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Publication numberUS20090303780 A1
Publication typeApplication
Application numberUS 12/135,439
Publication dateDec 10, 2009
Filing dateJun 9, 2008
Priority dateJun 9, 2008
Also published asUS8284596
Publication number12135439, 135439, US 2009/0303780 A1, US 2009/303780 A1, US 20090303780 A1, US 20090303780A1, US 2009303780 A1, US 2009303780A1, US-A1-20090303780, US-A1-2009303780, US2009/0303780A1, US2009/303780A1, US20090303780 A1, US20090303780A1, US2009303780 A1, US2009303780A1
InventorsIgor Kasko, Thomas Happ, Andreas Walter, Stefan Tegen, Peter Baars, Klaus Muemmler
Original AssigneeQimonda Ag
Export CitationBiBTeX, EndNote, RefMan
External Links: USPTO, USPTO Assignment, Espacenet
Integrated circuit including an array of diodes coupled to a layer of resistance changing material
US 20090303780 A1
Abstract
An integrated circuit includes an array of diodes and an electrode coupled to each diode. The integrated circuit includes a layer of resistance changing material coupled to the electrodes and bit lines coupled to the layer of resistance changing material. The layer of resistance changing material provides a resistance changing element at each intersection of each electrode and each bit line.
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Claims(25)
1. An integrated circuit comprising:
an array of diodes;
an electrode coupled to each diode;
a layer of resistance changing material coupled to the electrodes; and
bit lines coupled to the layer of resistance changing material,
wherein the layer of resistance changing material provides a resistance changing element at each intersection of each electrode and each bit line.
2. The integrated circuit of claim 1, further comprising:
an etch stop material coupling each bit line to the layer of resistance changing material.
3. The integrated circuit of claim 1, wherein each resistance changing element is laterally surrounded by dielectric material.
4. The integrated circuit of claim 1, further comprising:
a diffusion barrier coupling each electrode to the layer of resistance changing material,
wherein each electrode comprises silicon.
5. The integrated circuit of claim 1, wherein the resistance changing material comprises phase change material.
6. A system comprising:
a host; and
a memory device communicatively coupled to the host, the memory device comprising:
word lines;
vertical diodes coupled to each word line;
an electrode coupled to each vertical diode;
a layer of phase change material coupled to the electrodes; and
bit lines coupled to the layer of phase change material,
wherein the layer of phase change material provides a phase change element at each intersection of each word line and each bit line.
7. The system of claim 6, wherein the memory device further comprises:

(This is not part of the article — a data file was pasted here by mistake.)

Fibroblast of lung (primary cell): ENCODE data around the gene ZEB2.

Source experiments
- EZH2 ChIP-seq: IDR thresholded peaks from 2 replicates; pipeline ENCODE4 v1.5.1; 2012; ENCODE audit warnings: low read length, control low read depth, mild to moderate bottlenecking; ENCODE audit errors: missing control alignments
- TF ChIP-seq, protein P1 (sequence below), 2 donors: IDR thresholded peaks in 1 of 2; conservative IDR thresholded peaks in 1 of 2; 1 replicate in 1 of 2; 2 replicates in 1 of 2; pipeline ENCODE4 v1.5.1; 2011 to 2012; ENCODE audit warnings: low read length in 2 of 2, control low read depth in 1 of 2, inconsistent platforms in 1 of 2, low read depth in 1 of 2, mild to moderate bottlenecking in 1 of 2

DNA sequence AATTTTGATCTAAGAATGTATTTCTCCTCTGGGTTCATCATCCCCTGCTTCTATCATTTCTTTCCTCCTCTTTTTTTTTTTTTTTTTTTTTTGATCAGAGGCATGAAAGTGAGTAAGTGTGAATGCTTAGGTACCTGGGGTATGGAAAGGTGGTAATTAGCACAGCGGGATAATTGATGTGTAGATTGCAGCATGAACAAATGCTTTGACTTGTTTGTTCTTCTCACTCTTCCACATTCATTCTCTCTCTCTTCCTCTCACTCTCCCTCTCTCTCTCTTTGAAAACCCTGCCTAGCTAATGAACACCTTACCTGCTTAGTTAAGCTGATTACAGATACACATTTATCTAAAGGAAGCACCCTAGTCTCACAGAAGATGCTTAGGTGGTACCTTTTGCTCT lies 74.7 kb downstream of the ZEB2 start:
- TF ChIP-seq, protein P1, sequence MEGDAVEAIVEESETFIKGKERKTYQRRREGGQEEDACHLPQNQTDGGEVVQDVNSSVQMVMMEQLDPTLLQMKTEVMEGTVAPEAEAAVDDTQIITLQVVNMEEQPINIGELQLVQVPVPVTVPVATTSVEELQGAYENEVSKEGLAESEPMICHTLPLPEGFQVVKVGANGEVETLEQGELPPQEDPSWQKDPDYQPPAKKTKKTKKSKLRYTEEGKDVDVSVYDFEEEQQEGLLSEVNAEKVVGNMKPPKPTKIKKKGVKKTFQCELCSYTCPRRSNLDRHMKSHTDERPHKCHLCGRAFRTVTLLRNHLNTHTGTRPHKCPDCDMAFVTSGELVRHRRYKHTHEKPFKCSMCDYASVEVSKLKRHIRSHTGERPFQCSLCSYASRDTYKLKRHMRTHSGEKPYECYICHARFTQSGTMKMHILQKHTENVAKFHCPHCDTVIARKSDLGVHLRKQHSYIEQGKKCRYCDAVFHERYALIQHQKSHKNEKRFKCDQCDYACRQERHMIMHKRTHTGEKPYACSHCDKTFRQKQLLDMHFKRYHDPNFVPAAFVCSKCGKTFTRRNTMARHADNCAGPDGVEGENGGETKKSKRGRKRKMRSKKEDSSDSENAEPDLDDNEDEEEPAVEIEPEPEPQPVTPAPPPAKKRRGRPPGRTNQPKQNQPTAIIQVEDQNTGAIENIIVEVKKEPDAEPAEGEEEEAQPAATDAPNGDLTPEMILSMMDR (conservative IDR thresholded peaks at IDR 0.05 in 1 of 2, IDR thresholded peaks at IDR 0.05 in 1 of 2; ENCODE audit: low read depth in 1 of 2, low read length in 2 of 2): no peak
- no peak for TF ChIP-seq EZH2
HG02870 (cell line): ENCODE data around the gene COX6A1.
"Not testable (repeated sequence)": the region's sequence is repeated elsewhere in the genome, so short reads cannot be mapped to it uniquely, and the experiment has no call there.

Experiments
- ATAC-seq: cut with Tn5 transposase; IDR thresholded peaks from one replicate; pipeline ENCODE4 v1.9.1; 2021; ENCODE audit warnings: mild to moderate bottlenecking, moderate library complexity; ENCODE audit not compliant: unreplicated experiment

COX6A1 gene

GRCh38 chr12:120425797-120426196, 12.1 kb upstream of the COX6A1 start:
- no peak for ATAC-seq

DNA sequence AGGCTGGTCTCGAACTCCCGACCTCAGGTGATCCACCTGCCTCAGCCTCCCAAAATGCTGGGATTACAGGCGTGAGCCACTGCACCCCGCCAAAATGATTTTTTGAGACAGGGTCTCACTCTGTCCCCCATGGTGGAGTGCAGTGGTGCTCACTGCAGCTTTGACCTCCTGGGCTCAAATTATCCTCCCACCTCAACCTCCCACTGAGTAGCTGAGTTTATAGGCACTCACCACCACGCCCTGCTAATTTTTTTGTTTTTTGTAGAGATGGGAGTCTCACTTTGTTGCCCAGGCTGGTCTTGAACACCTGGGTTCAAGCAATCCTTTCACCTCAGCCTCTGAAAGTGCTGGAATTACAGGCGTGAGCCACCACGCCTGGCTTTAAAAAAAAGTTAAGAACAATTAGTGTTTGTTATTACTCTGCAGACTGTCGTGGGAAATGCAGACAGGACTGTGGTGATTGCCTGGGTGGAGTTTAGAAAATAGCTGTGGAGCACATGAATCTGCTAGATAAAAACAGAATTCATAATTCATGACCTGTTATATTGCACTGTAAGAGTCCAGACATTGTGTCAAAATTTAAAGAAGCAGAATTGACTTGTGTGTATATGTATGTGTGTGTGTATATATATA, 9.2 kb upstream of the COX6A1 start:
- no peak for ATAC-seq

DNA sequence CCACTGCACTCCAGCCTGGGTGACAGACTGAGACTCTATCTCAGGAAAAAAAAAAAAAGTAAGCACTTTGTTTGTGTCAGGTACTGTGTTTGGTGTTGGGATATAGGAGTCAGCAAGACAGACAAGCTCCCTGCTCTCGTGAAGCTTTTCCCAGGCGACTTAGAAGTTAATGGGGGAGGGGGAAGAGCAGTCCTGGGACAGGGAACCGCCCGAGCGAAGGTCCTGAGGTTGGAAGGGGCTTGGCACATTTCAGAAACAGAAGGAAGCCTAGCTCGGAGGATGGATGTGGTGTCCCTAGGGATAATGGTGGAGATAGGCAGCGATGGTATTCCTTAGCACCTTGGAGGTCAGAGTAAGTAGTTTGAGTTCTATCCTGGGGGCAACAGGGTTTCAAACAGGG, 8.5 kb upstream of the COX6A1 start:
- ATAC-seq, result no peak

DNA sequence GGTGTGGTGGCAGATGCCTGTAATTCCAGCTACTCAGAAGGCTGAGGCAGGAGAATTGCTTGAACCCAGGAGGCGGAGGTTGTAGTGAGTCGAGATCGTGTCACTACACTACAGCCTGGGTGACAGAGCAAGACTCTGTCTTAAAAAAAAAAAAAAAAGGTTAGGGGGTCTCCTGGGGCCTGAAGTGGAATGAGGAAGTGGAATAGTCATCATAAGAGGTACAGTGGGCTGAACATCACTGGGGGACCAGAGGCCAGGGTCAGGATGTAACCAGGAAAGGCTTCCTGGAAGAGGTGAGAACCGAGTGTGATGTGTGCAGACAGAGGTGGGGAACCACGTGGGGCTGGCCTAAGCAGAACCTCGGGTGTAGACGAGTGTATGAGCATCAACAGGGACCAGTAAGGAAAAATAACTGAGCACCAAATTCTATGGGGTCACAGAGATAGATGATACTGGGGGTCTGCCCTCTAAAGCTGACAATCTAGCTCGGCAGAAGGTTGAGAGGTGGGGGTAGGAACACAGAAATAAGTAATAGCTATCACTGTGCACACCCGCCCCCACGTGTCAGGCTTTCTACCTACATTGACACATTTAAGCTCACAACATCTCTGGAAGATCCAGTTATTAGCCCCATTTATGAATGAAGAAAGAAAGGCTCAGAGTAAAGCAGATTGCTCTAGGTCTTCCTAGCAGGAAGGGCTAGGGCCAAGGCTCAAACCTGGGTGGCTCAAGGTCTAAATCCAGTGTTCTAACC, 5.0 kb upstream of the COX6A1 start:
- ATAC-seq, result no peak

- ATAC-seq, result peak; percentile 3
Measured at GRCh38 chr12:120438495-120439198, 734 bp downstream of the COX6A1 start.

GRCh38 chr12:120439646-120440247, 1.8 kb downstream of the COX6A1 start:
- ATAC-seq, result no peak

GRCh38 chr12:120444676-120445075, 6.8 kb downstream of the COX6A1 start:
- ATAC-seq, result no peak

an etch stop material coupling each bit line to the layer of phase change material.
8. The system of claim 6, wherein the memory device comprises a circuit configured to access a selected phase change element at an intersection of a selected bit line and a selected word line by:
applying a first voltage to the selected bit line with the unselected bit lines floating;
applying a second voltage to the selected word line; and
applying the first voltage to the unselected word lines,
wherein the first voltage is based on a state of a neighboring phase change element coupled to the selected word line.
9. The system of claim 6, wherein the memory device further comprises:
a diffusion barrier coupling each electrode to the layer of phase change material,
wherein each electrode comprises silicon.
10. A method for fabricating an integrated circuit, the method comprising:
providing an array of vertical diodes;
fabricating an electrode coupled to each vertical diode;
depositing a layer of resistance changing material over the electrodes such that a resistance changing element is provided at each intersection of the layer of resistance changing material and each electrode; and
fabricating bit lines over the layer of resistance changing material.
11. The method of claim 10, further comprising:
depositing a layer of etch stop material over the layer of resistance changing material before fabricating the bit lines; and
removing exposed portions of the etch stop material after fabricating the bit lines.
12. The method of claim 11, wherein depositing the layer of etch stop material comprises depositing a layer of carbon.
13. The method of claim 10, wherein depositing the layer of resistance changing material comprises depositing the layer of resistance changing material using a sputter deposition.
14. The method of claim 10, wherein depositing the layer of resistance changing material comprises depositing a layer of phase change material.
15. An integrated circuit comprising:
a first electrode comprising silicon;
a diffusion barrier contacting the first electrode;
a resistance changing material contacting the diffusion barrier; and
a second electrode coupled to the resistance changing material.
16. The integrated circuit of claim 15, wherein the first electrode comprises polysilicon.
17. The integrated circuit of claim 15, wherein the diffusion barrier comprises nitrided silicon.
18. The integrated circuit of claim 15, wherein the diffusion barrier comprises one of Al2O3, MgO, and TaOx.
19. The integrated circuit of claim 15, wherein the resistance changing material comprises phase change material.
20. A method for fabricating an integrated circuit, the method comprising: